|Do you know where your variables are?|
A number is never a sequence of bits. A number is an abstract ideal.
C and C++ represent a limited subset of numbers to the compiler as a sequence of bits, because sometimes it's worthwhile to burden the programmer for the benefit of the computer.
Perl represents data as containers around scalar values, and the language deals with the same scalar container holding different types of scalar values for the programmer. This is because it's often worthwhile to burden the computer for the benefit of the programmer. Perl does sometimes need a hint about how to treat a particular value, but usually the right thing just happens, and the Perl programmer can be more efficient in implementing a program because of that.
The issue of passing a Perl string to C or C++ is that C and C++ do not handle the automated data conversion that Perl does. They need the programmer to specify things for them for efficiency and automated type checking because that's the niche those languages were meant to fill.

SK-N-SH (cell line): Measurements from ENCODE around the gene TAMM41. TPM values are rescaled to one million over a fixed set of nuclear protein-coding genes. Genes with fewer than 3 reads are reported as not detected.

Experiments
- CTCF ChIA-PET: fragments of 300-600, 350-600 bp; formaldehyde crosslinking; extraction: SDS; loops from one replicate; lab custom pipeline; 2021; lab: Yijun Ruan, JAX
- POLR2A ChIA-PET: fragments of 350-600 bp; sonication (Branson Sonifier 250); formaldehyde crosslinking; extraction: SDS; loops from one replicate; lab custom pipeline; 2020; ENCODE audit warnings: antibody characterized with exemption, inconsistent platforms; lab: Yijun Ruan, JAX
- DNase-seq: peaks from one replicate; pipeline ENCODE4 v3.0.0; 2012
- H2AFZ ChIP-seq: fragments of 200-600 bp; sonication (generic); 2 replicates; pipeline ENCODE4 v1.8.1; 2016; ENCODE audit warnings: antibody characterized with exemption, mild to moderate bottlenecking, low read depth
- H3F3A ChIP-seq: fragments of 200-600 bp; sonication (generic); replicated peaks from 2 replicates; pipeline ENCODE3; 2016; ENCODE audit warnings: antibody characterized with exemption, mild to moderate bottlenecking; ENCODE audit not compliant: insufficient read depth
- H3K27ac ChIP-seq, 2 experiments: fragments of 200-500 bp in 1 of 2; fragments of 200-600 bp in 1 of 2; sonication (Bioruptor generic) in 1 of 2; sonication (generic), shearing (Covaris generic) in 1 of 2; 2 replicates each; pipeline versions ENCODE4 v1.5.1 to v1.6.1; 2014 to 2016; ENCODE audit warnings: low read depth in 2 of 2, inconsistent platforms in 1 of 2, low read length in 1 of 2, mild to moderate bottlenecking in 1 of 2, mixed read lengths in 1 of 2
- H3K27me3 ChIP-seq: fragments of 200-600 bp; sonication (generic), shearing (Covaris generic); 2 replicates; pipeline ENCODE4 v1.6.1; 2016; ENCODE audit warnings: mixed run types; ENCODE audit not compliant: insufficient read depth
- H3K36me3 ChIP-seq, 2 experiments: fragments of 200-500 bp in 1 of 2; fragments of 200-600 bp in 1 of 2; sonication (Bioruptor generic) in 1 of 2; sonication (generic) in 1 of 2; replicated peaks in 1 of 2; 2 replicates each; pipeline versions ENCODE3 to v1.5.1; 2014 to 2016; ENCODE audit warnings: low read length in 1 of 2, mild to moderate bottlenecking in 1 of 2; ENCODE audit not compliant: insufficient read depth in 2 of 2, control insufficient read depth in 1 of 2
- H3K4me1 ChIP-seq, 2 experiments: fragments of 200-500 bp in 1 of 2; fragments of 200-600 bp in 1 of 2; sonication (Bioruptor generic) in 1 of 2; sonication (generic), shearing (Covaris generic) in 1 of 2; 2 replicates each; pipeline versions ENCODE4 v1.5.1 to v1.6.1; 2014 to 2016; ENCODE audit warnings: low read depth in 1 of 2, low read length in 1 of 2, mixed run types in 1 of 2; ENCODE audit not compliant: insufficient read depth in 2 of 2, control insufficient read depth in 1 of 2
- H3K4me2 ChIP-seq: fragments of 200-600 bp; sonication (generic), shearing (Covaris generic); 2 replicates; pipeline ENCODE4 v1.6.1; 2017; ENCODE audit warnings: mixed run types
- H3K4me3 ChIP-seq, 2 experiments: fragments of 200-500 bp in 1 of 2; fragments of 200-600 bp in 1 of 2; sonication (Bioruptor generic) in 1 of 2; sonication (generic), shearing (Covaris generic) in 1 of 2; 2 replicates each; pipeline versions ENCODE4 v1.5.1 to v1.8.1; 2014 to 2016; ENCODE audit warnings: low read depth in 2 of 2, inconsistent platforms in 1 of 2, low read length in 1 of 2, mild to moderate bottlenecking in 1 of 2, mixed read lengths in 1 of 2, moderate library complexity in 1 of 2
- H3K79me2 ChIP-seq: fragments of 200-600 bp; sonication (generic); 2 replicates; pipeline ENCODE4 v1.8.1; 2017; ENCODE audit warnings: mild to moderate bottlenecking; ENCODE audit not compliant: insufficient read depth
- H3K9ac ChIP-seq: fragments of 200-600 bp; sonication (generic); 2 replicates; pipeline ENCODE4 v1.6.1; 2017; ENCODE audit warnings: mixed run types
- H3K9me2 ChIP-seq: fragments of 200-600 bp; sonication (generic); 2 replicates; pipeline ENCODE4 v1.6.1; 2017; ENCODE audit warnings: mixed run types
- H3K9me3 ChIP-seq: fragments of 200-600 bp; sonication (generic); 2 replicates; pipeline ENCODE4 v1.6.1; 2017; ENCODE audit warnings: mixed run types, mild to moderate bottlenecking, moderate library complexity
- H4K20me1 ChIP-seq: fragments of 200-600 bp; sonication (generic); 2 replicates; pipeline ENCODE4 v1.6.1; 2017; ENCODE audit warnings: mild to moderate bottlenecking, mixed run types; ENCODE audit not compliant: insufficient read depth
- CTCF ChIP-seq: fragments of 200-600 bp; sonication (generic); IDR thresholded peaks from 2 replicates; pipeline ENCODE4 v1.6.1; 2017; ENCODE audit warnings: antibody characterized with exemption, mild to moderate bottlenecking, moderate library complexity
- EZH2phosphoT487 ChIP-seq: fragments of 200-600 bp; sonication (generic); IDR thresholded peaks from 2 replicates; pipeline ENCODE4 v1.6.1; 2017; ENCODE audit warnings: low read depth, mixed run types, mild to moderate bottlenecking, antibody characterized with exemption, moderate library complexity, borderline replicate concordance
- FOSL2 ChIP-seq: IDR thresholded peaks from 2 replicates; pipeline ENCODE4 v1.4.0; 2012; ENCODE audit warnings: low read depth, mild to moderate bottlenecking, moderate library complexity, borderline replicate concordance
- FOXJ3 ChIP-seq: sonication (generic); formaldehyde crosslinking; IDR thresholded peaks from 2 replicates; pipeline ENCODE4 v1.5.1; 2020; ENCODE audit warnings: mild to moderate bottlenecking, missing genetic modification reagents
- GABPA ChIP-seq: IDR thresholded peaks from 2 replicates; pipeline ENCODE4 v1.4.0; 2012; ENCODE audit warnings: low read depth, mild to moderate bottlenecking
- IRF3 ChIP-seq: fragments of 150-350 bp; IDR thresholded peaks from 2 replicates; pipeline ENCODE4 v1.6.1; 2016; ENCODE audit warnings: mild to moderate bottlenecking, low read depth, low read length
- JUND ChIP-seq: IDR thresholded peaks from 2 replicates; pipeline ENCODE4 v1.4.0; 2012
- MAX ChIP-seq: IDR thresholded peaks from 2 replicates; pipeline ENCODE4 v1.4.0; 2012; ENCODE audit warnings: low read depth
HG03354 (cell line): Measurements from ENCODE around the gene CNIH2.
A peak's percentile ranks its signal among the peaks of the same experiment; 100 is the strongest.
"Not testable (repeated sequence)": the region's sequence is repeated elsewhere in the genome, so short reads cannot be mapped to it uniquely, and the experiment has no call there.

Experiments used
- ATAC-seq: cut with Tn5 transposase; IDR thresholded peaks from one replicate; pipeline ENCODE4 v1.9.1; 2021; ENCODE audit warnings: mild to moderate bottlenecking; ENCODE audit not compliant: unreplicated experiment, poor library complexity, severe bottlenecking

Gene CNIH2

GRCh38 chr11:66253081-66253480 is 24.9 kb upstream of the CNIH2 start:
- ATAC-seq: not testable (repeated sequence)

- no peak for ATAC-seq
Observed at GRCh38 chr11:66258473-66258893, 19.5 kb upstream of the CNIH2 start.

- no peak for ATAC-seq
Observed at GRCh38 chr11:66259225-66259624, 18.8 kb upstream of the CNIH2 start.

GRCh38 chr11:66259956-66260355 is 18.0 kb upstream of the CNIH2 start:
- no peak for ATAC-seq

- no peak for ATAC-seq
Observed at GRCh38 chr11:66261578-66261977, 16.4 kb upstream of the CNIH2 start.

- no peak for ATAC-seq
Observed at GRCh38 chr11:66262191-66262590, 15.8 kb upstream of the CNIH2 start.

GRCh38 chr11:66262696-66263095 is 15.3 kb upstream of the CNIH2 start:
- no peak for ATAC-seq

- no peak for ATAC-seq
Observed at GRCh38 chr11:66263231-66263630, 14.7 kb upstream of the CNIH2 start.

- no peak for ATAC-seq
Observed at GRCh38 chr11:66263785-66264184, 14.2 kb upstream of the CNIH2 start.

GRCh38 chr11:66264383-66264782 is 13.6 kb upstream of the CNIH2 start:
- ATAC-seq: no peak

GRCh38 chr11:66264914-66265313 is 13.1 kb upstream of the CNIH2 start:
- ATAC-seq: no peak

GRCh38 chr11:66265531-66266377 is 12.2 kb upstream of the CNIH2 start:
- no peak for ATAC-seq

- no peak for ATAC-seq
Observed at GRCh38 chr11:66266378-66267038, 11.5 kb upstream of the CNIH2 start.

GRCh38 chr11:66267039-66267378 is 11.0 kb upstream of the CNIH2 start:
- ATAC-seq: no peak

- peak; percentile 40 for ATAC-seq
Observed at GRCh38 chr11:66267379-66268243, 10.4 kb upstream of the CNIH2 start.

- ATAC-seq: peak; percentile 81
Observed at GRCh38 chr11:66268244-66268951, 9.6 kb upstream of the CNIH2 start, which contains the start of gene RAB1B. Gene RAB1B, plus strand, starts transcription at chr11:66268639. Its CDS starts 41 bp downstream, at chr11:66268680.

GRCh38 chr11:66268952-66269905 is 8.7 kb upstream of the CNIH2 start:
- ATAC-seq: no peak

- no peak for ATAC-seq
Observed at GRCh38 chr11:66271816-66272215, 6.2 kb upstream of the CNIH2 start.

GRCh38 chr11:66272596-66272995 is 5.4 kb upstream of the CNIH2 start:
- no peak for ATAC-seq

That C and C++ don't handle a value that Perl handles quite well could as readily be seen as a weakness in those languages as in Perl, but it's really not a weakness of either. It's just a matter of working at two different abstraction levels. The C++ guy who's complaining would have to specify a type for his variables in C++ in the first place, whereas in this situation the type needs to be specified but not until it is about to be passed into C++. That he thinks that's retarded just shows his bias and no concrete advantage of one language overall over the other.
In reply to Re: Revealing difference in interpretation of 'number' between Perl and $other_language